24. Summary


The escatological hope of Roman-Hellenistic time that the soul of the dead can ascend the heavens and become a star is a belief coming from the Middle East:

“I shall ascend the heavens, above the stars of El I will elevate my seat. I will sit (enthroned) on the Mount of Assembly, in the recesses of Saphon. I will mount the backsides of the clouds, be comparable to the supreme one”[1].

By following the path of the glory of the sun, Ps 73,24f., the year-cycle of the sun (365), Gen 5,23f., the fiery chariot of the sun (Elija), by riding the clouds (the Son of Man, Dan 7,13) one will be established, consolidated among the stars on the cosmic mountain Saphon identical with the starry vault ever turning around its top in the North Star. The sons of El are the stars, therefore Lel, the mountain of the nightly heaven is also the mountain of the Assembly of the sons of El.

 El Cronos leads the flight of the Gods (acc. to Philo of Byblos), and is finally apotheosed as the star Saturn. Saturn is the place where one goes over from the long journey in the course of the sun to the eternal, fixed state of the shining stars.

Anat forces the sun to carry the corpse of the dead Baal through the netherworld to Mt.Saphon. The sun's journey is through night and hell to the summit of the cosmic vault.

Very important is the Ugarit-fragment, RS 24.245, where Baal is hailed as sitting like “a bear” at the summit of “Divine Saphon”. It is described as a holy seven-fold mountain with “seven lightening-bolts and eight bundles of clouds (or peaks?)”[2]. Strangely enough, the mountain is also described as the world tree, the axis mundi[3].

The Sumerian temple tower and the Egyptian obelisk are both models of the world mountain and the Mesopotamian kings mounting the 7 steps of the temple tower are apotheosed.

The very old Resheph-temple in Byblos is called the obelisk temple: in its courtyard were erected a multitude of obelisks. But Resheph is the god apotheosed as Saturn-El Cronos.The obelisks are raised up as a “house of eternity” for the deceased's soul. Acc. to Philo of Byblos, El Cronos was surrounded by a group of eloim, “gods”, or perhaps rather apotheosed kings and noblemen.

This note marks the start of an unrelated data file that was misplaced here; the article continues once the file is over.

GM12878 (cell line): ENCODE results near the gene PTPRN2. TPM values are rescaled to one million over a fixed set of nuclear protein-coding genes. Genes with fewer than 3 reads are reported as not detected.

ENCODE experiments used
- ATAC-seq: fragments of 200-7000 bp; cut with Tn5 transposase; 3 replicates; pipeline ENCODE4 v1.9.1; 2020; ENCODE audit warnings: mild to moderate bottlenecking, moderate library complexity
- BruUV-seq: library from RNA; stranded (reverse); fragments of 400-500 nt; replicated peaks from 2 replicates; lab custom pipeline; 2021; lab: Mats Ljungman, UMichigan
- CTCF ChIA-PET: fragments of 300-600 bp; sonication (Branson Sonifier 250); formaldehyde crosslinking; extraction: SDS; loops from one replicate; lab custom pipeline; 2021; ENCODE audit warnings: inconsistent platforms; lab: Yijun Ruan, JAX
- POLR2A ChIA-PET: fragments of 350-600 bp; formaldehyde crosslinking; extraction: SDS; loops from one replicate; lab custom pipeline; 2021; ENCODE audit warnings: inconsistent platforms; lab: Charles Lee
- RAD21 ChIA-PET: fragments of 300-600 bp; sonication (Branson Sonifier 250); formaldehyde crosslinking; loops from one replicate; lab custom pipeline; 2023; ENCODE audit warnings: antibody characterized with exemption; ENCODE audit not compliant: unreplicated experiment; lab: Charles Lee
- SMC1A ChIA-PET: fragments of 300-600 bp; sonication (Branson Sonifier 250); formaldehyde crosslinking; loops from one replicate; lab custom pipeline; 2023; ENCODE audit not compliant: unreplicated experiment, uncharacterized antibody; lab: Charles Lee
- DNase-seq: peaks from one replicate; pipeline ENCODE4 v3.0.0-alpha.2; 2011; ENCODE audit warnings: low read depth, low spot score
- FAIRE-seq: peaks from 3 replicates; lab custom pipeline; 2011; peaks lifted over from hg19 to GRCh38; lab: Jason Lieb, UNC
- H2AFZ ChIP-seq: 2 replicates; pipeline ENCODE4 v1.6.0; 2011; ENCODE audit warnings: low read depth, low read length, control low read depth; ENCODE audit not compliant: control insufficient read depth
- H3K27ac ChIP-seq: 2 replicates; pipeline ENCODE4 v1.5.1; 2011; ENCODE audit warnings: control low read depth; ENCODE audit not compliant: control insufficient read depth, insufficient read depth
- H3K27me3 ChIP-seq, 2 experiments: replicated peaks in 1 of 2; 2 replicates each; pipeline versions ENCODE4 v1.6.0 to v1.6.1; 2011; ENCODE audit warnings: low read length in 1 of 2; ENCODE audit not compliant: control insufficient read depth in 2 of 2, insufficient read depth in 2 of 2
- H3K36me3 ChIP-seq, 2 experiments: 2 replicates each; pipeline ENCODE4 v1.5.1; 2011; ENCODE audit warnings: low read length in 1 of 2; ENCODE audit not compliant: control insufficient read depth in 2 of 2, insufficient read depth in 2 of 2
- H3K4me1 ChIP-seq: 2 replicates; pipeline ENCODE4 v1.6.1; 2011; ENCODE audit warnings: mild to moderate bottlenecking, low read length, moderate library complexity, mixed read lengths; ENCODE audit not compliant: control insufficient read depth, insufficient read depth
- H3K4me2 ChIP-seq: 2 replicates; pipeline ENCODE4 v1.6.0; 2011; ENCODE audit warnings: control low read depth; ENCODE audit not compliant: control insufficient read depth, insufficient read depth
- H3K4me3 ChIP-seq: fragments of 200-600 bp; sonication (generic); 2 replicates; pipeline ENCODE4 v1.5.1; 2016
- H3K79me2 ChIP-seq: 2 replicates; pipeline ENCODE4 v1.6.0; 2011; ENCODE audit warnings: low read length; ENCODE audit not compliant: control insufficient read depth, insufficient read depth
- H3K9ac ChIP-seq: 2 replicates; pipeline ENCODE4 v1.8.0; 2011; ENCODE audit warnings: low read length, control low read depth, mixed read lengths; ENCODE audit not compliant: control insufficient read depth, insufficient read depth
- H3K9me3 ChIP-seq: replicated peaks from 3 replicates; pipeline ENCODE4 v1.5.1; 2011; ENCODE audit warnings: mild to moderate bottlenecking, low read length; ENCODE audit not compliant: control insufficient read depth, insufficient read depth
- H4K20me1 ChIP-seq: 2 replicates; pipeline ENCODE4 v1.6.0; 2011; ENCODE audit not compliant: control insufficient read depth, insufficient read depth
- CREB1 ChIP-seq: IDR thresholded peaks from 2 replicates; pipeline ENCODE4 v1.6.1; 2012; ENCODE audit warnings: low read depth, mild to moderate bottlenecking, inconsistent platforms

The stone stele is raised on the “Cedar mountain”, the old garden of the gods. In a strange way the deceased soul is brought near to heaven, walking among the burning stars on the mountain of El, resting in the eternal depth of the high heavens, participating in the eternal feast of the gods. 


The picture shows the cavalier god riding a camel arriving at the gate to paradise. The gate is shown as two opposites: The column of fire and the column of vegetation (the tree of life with the bowl of the crescent moon at the top). The mystical flower is seen above the head of the camel.[4]

This journey in the path of the sun to the mystical centre, to paradise, is a very important motif in Syrian religion. Other important motifs are the demon god in his lion appearance, and the old highgod and his son, the sun-warrior. A small altar from Lebanon, now at Ny Carlsberg Glyptoteket in Copenhagen, is adorned with pictures of all three gods:



At Sumatar Harabesi 40 km north east of Harran, there is an old high place dedicated to Sin, the moon god of Harran. On a mountainside two reliefs are carved: of the old god Sin called Marelahe ("Lord of the Gods") and the young sun hero standing in the gate of the sun[5]:



Another important motif is the primordial twins as personifications of the two pillars of the sun´s gate[6].



The cross, the mystical flower with four petals is the symbol of cosmic centre, of all diversity being united into one. This can also be shown by a very special sphere symbolising the unity of cosmos. In a temple from Dura gods are seen standing on this device[7].



I hope our small investigation has shed some light over important motifs as the four rivers from Eden, the two trees and the two primordial brothers as opposites, the snake and the moving of human mind from unity to knowledge of duality, good and evil, male and female. Ill. from Roscher, Neue Omphalosstudien, Abh.d.phil-hist.Kl.d. Sächs. Gesellsch.d.Wiss.vol. 31.taf III, no.3. See also A.J.Wensinck, Tree and Bird as Cosmological Symbols in Western Asia,1921.


[1] Is 14,13f

[2] Transl. B.Margulis, “Weltbaum and Weltberg in Ugaritic Literature”, ZAW 86, 1974, p.14

[3] Margulis, ibd

[4] Rostovtzeff, Dura VII/VIII, t. 31, 2

[5] H.J.W.Drijvers, Cults and Beliefs at Edessa, 1980, pl.XXV

[6] Ivory from Nimrud, M.Mallowan, Nimrud 2, fig. 394

[7] Cumont, Dura t.LV